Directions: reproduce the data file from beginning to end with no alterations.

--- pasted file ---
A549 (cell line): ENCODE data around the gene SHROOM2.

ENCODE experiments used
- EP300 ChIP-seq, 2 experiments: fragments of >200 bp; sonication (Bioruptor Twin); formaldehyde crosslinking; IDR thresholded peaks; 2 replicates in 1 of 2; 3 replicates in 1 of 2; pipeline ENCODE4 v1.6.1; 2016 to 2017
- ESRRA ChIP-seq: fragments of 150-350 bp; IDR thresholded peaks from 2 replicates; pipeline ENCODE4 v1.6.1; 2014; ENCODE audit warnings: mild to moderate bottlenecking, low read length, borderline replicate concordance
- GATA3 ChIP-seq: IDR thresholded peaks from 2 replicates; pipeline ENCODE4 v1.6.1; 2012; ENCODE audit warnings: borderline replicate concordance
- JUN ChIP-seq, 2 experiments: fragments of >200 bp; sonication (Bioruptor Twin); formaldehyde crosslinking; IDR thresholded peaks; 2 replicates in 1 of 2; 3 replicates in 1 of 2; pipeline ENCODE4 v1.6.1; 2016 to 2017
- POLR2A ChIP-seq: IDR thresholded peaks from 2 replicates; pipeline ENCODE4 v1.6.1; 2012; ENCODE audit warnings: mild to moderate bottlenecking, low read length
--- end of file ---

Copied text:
A549 (cell line): ENCODE data around the gene SHROOM2.

ENCODE experiments used
- EP300 ChIP-seq, 2 experiments: fragments of >200 bp; sonication (Bioruptor Twin); formaldehyde crosslinking; IDR thresholded peaks; 2 replicates in 1 of 2; 3 replicates in 1 of 2; pipeline ENCODE4 v1.6.1; 2016 to 2017
- ESRRA ChIP-seq: fragments of 150-350 bp; IDR thresholded peaks from 2 replicates; pipeline ENCODE4 v1.6.1; 2014; ENCODE audit warnings: mild to moderate bottlenecking, low read length, borderline replicate concordance
- GATA3 ChIP-seq: IDR thresholded peaks from 2 replicates; pipeline ENCODE4 v1.6.1; 2012; ENCODE audit warnings: borderline replicate concordance
- JUN ChIP-seq, 2 experiments: fragments of >200 bp; sonication (Bioruptor Twin); formaldehyde crosslinking; IDR thresholded peaks; 2 replicates in 1 of 2; 3 replicates in 1 of 2; pipeline ENCODE4 v1.6.1; 2016 to 2017
- POLR2A ChIP-seq: IDR thresholded peaks from 2 replicates; pipeline ENCODE4 v1.6.1; 2012; ENCODE audit warnings: mild to moderate bottlenecking, low read length